I love this scarf! (Pattern now available in Interweave Knits Holiday Gifts 2013.) It was fun to design and fun to knit; plus, it is easy to customize (by changing width or length), and can be worn in several different ways (as can be seen in the photos).
The design process started, as it does so often for me, with an intriguing stitch pattern I spotted in a stitch dictionary (in this case, one of the Japanese Knitting Pattern books). During the course of swatching, I noticed that the reverse side was very attractive (and later on, while flipping through stitch dictionaries again for something else, I realized that the reverse side had been used as the right side for another stitch pattern, and charted completely differently-- interesting!)
Since I have a bit of a pet peeve about scarves that are not reversible (especially if they are carefully arranged and photographed so you only see one side-- how the heck are you supposed to wear them like that?!), I immediately started wondering about how this stitch pattern could be used in a scarf. My general policy is that I will not publish a design for sale that simply plugs a stitch pattern, alone and unchanged, into something like a scarf (and a publisher like interweave is unlikely to accept that sort of thing), so I started looking for ways I could adapt the stitch pattern and turn it into something unique. More swatching ensued, and I realized that I could work decreases into the stitch pattern (and both sides looked good-- hooray!), and create lovely tapered ends for the scarf.
At this point I sent a design submission off to Interweave; the proposal included working the scarf in two halves, and then grafting or seaming them together in the center, so that the tapered ends would be identical.
After my submission was accepted, and Interweave sent me the gorgeous Manos del Uruguay Fino yarn, I realized that I would not be totally happy with the scarf if it were worked in two halves and then grafted or seamed: if grafted, the ribbing-based portion of the stitch pattern would be off by half a stitch (I go into some detail about grafting end-to-end vs. grafting in a continuous loop in this blog post). And if seamed, well, there would be a seam.
So before knitting the sample as I had proposed it to Interweave, I decided to invest a bit of time in trying to come up with a way to work the scarf in one piece, by starting at one end with just a couple of stitches, and working increases that were integrated into the stitch pattern, and then doing the decreases I had already worked out, to taper the other end. It was definitely helpful to have the decrease end already worked out, so I could use it as a guide, and in the end, I did it!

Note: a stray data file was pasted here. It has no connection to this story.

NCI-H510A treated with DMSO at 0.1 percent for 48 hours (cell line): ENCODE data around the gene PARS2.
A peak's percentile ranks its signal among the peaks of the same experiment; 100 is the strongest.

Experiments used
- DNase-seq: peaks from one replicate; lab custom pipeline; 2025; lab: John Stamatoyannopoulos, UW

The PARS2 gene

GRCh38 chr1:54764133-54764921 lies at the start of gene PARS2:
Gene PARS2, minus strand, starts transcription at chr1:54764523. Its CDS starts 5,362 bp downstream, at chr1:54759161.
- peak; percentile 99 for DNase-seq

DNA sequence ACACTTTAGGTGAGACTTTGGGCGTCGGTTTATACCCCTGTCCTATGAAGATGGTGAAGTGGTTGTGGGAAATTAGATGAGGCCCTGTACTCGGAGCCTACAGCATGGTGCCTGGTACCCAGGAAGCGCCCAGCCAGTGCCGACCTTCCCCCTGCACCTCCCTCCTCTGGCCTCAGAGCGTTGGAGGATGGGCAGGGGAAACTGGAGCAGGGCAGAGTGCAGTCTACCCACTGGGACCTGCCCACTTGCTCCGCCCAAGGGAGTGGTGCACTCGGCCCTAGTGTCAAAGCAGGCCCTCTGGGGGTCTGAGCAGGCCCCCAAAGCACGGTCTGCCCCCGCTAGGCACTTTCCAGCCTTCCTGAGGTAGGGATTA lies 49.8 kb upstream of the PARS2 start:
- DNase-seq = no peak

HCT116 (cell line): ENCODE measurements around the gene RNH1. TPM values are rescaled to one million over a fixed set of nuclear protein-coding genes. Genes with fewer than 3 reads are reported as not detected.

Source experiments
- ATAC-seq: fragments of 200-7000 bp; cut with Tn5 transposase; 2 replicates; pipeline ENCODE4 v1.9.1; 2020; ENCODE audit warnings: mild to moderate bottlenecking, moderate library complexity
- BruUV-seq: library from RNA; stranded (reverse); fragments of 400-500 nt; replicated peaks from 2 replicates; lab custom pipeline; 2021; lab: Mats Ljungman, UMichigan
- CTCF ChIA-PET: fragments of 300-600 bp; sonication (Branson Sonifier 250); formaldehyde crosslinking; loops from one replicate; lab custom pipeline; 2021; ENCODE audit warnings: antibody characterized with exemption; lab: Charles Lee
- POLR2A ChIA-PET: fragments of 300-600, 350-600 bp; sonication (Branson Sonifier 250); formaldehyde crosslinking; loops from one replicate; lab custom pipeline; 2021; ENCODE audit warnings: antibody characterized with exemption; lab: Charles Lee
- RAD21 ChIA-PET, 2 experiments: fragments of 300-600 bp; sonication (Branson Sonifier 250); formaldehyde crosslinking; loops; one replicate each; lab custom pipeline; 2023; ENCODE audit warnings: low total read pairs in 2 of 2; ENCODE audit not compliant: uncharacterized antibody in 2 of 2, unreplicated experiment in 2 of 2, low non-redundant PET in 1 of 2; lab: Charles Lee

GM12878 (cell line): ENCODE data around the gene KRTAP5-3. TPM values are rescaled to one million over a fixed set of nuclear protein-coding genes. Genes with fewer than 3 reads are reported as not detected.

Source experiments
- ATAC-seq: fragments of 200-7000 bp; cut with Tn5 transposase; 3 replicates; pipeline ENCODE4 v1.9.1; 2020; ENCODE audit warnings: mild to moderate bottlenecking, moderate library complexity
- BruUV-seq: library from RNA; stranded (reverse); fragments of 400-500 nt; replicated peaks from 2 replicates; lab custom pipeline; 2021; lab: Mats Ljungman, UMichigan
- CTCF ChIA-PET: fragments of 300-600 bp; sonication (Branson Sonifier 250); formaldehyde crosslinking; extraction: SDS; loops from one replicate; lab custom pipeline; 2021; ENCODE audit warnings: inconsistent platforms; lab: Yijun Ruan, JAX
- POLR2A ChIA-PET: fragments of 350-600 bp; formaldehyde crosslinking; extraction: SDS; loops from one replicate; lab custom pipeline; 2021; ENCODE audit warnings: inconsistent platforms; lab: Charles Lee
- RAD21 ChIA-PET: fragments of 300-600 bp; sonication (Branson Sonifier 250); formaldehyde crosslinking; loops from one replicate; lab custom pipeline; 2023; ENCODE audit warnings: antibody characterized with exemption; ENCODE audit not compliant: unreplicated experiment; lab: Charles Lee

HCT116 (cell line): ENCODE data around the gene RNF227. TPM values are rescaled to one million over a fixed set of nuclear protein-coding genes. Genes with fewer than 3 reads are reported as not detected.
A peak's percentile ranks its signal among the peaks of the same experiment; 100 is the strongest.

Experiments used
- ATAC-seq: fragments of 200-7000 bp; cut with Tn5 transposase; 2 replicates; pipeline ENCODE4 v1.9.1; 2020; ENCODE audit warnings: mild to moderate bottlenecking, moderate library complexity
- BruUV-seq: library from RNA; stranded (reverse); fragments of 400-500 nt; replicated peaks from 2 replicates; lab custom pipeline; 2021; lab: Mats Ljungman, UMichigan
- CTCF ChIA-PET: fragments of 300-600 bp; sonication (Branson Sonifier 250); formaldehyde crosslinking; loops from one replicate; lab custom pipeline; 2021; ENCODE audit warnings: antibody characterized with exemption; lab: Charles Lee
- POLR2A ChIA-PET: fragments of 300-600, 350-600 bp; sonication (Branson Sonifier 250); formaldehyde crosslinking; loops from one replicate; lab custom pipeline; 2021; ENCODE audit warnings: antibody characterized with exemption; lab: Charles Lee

The only other question was whether to add tassels, and I decided to do so simply by making a tassel and attaching it to one end, and seeing how it looked: for me, the tassels are a definite YES (but of course, they can be omitted!-- last photo is sans tassels).
Notes on the yarn: first, the color ("corsage")-- the photos courtesy of Interweave (the first two) are bit too pink, while my photos tended to be too blue; I tried to Photoshop mine to achieve the most accurate color, which includes a range of purples, but the color does look different in different lights. And second, this scarf took up most of one skein, so any customizing which involves lengthening and/or widening would require two skeins.
Edited to add: I just realized that the Manos del Uruguay Fino yarn comes in both 50-gram and 100-gram skeins. The single skein used for this scarf was the 100-gram one.
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Featured pattern: The Treccione Pullover features a wide cabled yoke, worked sideways, then grafted; stitches for the body and sleeves of this classically shaped pullover are then picked up from the edge of the yoke, and worked down in the round. See more patterns